Rahm Emanuel, the head of the Democratic Congressional Campaign Committee, has been calling friends in recent weeks and saying things like "I'm worried. I think expectations are too high." Debbie Wasserman-Shultz, a Florida Democrat who is working closely with Emanuel on the election effort, said she tries to keep her enthusiasm to herself. "The hope, I jam it in a little compartment in my heart," she said. "I take it out every once in a while and then I jam it back in and I get back to work."

The DCCC currently has about $20 million on hand, similar to its Republican counterpart, but the Republican National Committee has about $45 million to the DNC's $9 million. So party advisors are telling local candidates to stay on the phone constantly to raise money. They're advising them that no matter how strong their poll numbers they need to be mentally and financially prepared for August, when Democrats think Republicans will launch millions in negative ads against individual candidates.

Of course, this message isn't always getting through. Some Democrats are already campaigning for positions they would take if Democrats control Congress. James Clyburn, a South Carolina Democrat who is number three in the leadership as conference chairman, has started asking colleagues to support him in a campaign to be the whip in a Democrat congress, a job Emanuel would be a very strong contender for if Democrats won the House.

3. Learn Anger Management

As Democrats have gotten more confident, they've started bragging about all the hearings, investigations and subpoenas they will drown the Bush administration with if they take back the House. Pelosi declared one of the great things to be in the majority would be "subpoena power." Democratic House candidates are not thrilled, and party strategists say this is not a smart tactic. "I don't think it's helpful to get into the sort of scare tactics of abusing subpoena power," said Dianne Farrell, who is running for a House seat in Southern Connecticut. "The American people are not looking for a scapegoat."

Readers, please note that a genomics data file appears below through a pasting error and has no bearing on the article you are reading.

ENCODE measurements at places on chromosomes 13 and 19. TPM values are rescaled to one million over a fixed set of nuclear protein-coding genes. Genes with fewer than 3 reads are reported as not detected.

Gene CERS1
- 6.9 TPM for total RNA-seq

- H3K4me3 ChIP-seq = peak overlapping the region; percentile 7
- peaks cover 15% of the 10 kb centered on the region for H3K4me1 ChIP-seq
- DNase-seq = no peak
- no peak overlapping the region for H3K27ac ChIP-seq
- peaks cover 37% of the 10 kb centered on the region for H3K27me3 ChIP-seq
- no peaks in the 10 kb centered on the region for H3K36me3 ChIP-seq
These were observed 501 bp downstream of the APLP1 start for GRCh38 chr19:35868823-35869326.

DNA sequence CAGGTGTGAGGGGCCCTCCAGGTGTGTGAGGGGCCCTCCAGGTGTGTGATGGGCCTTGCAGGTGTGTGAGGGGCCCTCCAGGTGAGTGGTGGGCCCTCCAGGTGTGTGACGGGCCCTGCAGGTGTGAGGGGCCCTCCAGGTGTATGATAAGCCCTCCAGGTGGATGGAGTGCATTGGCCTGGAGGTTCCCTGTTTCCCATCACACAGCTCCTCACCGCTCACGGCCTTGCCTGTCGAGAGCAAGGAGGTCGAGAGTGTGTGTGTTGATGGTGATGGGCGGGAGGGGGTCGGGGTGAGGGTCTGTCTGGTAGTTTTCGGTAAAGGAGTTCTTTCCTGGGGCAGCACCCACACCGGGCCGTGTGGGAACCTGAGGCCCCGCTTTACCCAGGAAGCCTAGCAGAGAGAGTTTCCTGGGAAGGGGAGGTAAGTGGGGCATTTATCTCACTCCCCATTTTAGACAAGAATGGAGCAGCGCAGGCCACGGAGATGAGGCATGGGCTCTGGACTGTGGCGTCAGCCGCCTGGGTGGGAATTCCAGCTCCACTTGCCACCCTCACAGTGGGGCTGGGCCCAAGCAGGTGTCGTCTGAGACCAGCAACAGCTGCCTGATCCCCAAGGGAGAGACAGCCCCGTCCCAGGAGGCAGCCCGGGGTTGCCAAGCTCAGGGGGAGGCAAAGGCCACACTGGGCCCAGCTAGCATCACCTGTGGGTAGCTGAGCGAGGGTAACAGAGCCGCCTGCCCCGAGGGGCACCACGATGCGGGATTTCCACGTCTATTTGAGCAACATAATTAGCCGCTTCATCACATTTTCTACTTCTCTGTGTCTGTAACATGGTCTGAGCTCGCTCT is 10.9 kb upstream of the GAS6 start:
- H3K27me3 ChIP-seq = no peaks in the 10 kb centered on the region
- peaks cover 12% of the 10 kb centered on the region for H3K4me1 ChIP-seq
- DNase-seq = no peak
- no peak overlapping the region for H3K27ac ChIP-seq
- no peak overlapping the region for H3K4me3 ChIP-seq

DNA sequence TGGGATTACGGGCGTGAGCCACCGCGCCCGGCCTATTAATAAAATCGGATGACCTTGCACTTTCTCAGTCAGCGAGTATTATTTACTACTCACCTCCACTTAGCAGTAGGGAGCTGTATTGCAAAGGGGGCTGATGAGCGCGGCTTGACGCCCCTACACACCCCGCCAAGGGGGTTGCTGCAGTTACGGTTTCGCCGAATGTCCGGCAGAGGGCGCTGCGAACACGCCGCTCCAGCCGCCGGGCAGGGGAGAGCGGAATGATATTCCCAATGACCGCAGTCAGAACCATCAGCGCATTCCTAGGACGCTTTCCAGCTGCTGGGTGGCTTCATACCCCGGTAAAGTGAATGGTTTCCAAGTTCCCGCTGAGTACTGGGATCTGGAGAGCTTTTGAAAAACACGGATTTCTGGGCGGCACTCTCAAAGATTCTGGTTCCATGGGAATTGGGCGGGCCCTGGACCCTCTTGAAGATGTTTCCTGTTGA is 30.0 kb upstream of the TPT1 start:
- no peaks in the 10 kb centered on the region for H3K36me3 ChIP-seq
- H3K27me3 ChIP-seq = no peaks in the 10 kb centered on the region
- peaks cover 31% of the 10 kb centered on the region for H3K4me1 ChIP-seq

Early last month, Pelosi told colleagues she would not support any effort to impeach President Bush. At the same time, John Conyers, a Michigan Democrat who has been the most enthusiastic supporter of that idea, took down a reference to impeachment from his website. Democratic strategists have advised the party to use the term "oversight," suggesting they will be a check on the GOP, rather than the more ominous "hearings."

But Democrats will have a hard time reining in everyone on this score. Senator Russ Feingold still wants to censure President Bush for his warrantless domestic surveillance program, and John Conyers wrote an op-ed in the Washington Post last month that made it very clear that he still thinks impeachment could be appropriate.

Doing all these things is of course no guarantee of victory. "Rahm can run as aggressive an operation as possible and raise as much money as possible and whip candidates into shape," said one Democratic strategist, "but he can't make up the wave. Bush is the wave. These races are all about Bush."